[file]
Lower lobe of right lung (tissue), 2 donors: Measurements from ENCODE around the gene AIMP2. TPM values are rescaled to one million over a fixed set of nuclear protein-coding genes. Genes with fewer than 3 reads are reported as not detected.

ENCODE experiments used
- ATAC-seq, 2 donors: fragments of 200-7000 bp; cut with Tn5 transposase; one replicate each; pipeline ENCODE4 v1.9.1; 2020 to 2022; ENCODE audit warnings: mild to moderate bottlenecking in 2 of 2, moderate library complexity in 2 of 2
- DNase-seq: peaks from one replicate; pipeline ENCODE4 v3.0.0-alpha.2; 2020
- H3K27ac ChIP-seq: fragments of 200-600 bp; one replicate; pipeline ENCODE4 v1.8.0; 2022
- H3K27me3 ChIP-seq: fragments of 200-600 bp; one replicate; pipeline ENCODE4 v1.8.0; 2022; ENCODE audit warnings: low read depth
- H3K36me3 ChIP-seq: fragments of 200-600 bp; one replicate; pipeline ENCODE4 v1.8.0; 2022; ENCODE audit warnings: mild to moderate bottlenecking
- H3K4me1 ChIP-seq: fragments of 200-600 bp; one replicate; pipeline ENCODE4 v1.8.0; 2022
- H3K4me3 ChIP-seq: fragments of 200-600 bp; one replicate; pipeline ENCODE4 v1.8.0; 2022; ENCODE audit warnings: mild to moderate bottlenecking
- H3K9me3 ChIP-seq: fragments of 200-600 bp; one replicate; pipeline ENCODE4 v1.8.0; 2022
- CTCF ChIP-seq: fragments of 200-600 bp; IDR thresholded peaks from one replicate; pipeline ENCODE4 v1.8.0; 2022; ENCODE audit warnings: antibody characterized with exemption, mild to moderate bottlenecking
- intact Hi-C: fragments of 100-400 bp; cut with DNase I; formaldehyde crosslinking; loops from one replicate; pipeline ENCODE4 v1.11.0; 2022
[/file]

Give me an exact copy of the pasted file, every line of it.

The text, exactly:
Lower lobe of right lung (tissue), 2 donors: Measurements from ENCODE around the gene AIMP2. TPM values are rescaled to one million over a fixed set of nuclear protein-coding genes. Genes with fewer than 3 reads are reported as not detected.

ENCODE experiments used
- ATAC-seq, 2 donors: fragments of 200-7000 bp; cut with Tn5 transposase; one replicate each; pipeline ENCODE4 v1.9.1; 2020 to 2022; ENCODE audit warnings: mild to moderate bottlenecking in 2 of 2, moderate library complexity in 2 of 2
- DNase-seq: peaks from one replicate; pipeline ENCODE4 v3.0.0-alpha.2; 2020
- H3K27ac ChIP-seq: fragments of 200-600 bp; one replicate; pipeline ENCODE4 v1.8.0; 2022
- H3K27me3 ChIP-seq: fragments of 200-600 bp; one replicate; pipeline ENCODE4 v1.8.0; 2022; ENCODE audit warnings: low read depth
- H3K36me3 ChIP-seq: fragments of 200-600 bp; one replicate; pipeline ENCODE4 v1.8.0; 2022; ENCODE audit warnings: mild to moderate bottlenecking
- H3K4me1 ChIP-seq: fragments of 200-600 bp; one replicate; pipeline ENCODE4 v1.8.0; 2022
- H3K4me3 ChIP-seq: fragments of 200-600 bp; one replicate; pipeline ENCODE4 v1.8.0; 2022; ENCODE audit warnings: mild to moderate bottlenecking
- H3K9me3 ChIP-seq: fragments of 200-600 bp; one replicate; pipeline ENCODE4 v1.8.0; 2022
- CTCF ChIP-seq: fragments of 200-600 bp; IDR thresholded peaks from one replicate; pipeline ENCODE4 v1.8.0; 2022; ENCODE audit warnings: antibody characterized with exemption, mild to moderate bottlenecking
- intact Hi-C: fragments of 100-400 bp; cut with DNase I; formaldehyde crosslinking; loops from one replicate; pipeline ENCODE4 v1.11.0; 2022